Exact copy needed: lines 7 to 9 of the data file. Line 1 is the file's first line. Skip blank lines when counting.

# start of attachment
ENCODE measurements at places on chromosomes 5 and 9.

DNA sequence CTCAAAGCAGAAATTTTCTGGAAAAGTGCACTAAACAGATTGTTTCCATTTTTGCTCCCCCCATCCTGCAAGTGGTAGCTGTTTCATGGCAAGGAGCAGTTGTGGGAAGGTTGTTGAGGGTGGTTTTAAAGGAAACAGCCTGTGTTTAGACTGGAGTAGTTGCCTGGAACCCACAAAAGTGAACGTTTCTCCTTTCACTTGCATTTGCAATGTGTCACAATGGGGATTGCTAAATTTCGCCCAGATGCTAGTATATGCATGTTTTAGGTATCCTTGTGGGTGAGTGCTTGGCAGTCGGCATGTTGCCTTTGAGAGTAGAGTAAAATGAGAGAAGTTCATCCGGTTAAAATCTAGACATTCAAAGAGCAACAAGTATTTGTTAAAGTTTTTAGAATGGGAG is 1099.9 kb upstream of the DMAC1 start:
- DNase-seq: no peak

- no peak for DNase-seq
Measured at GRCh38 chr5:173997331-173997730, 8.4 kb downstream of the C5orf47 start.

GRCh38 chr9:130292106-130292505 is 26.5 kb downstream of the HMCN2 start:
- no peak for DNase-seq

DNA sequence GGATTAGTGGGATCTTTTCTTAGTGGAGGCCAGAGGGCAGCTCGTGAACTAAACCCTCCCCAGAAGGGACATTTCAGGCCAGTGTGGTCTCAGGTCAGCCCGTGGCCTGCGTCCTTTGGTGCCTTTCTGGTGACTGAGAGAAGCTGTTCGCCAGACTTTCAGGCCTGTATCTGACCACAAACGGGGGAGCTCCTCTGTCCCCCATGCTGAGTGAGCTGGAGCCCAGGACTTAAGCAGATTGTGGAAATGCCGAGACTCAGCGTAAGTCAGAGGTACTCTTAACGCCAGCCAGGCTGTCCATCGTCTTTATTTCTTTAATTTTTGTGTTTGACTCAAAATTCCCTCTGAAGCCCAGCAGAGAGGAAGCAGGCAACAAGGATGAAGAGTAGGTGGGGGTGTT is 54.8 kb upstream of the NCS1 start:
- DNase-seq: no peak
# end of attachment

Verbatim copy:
- no peak for DNase-seq

DNA sequence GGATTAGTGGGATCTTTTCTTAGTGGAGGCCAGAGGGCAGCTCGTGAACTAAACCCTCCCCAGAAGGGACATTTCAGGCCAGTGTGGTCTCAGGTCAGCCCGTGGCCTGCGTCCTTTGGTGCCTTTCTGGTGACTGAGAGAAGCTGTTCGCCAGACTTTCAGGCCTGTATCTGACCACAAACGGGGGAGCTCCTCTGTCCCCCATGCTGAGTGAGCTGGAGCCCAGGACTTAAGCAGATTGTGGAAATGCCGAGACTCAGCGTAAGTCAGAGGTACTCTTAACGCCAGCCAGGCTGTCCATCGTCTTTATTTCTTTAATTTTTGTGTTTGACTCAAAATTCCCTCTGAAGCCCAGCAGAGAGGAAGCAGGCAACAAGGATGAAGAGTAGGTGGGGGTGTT is 54.8 kb upstream of the NCS1 start:
- DNase-seq: no peak